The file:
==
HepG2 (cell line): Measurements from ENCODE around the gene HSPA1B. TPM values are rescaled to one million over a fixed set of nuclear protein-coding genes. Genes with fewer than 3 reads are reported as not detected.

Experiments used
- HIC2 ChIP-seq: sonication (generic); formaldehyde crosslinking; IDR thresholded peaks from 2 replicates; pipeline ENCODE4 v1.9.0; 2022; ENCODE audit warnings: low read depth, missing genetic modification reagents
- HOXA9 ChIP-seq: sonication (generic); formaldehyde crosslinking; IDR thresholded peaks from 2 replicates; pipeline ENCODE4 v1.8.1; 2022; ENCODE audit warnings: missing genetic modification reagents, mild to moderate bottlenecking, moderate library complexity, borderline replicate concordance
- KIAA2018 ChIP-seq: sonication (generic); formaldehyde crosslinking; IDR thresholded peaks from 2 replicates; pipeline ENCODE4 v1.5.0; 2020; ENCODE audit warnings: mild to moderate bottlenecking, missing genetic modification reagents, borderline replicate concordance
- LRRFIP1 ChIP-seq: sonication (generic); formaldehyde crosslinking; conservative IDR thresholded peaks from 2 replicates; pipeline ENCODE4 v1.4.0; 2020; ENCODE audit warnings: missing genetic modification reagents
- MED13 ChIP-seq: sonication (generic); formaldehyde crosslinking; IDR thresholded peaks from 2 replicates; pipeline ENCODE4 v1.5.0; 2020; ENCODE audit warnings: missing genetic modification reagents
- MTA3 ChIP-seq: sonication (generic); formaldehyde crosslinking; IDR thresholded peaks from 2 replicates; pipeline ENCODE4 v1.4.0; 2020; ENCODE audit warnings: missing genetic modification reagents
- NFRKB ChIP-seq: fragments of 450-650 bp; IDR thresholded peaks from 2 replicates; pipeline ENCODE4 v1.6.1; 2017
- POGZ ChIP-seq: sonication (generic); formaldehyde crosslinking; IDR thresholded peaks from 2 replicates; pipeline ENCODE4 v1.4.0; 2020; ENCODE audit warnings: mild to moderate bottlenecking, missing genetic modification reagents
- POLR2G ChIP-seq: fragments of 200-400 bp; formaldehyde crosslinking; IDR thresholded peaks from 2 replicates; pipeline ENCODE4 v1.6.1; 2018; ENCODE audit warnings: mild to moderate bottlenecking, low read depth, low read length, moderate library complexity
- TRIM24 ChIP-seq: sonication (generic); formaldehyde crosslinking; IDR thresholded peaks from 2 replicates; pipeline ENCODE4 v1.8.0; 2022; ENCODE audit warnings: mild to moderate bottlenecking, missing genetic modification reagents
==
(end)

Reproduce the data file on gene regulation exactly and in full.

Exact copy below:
HepG2 (cell line): Measurements from ENCODE around the gene HSPA1B. TPM values are rescaled to one million over a fixed set of nuclear protein-coding genes. Genes with fewer than 3 reads are reported as not detected.

Experiments used
- HIC2 ChIP-seq: sonication (generic); formaldehyde crosslinking; IDR thresholded peaks from 2 replicates; pipeline ENCODE4 v1.9.0; 2022; ENCODE audit warnings: low read depth, missing genetic modification reagents
- HOXA9 ChIP-seq: sonication (generic); formaldehyde crosslinking; IDR thresholded peaks from 2 replicates; pipeline ENCODE4 v1.8.1; 2022; ENCODE audit warnings: missing genetic modification reagents, mild to moderate bottlenecking, moderate library complexity, borderline replicate concordance
- KIAA2018 ChIP-seq: sonication (generic); formaldehyde crosslinking; IDR thresholded peaks from 2 replicates; pipeline ENCODE4 v1.5.0; 2020; ENCODE audit warnings: mild to moderate bottlenecking, missing genetic modification reagents, borderline replicate concordance
- LRRFIP1 ChIP-seq: sonication (generic); formaldehyde crosslinking; conservative IDR thresholded peaks from 2 replicates; pipeline ENCODE4 v1.4.0; 2020; ENCODE audit warnings: missing genetic modification reagents
- MED13 ChIP-seq: sonication (generic); formaldehyde crosslinking; IDR thresholded peaks from 2 replicates; pipeline ENCODE4 v1.5.0; 2020; ENCODE audit warnings: missing genetic modification reagents
- MTA3 ChIP-seq: sonication (generic); formaldehyde crosslinking; IDR thresholded peaks from 2 replicates; pipeline ENCODE4 v1.4.0; 2020; ENCODE audit warnings: missing genetic modification reagents
- NFRKB ChIP-seq: fragments of 450-650 bp; IDR thresholded peaks from 2 replicates; pipeline ENCODE4 v1.6.1; 2017
- POGZ ChIP-seq: sonication (generic); formaldehyde crosslinking; IDR thresholded peaks from 2 replicates; pipeline ENCODE4 v1.4.0; 2020; ENCODE audit warnings: mild to moderate bottlenecking, missing genetic modification reagents
- POLR2G ChIP-seq: fragments of 200-400 bp; formaldehyde crosslinking; IDR thresholded peaks from 2 replicates; pipeline ENCODE4 v1.6.1; 2018; ENCODE audit warnings: mild to moderate bottlenecking, low read depth, low read length, moderate library complexity
- TRIM24 ChIP-seq: sonication (generic); formaldehyde crosslinking; IDR thresholded peaks from 2 replicates; pipeline ENCODE4 v1.8.0; 2022; ENCODE audit warnings: mild to moderate bottlenecking, missing genetic modification reagents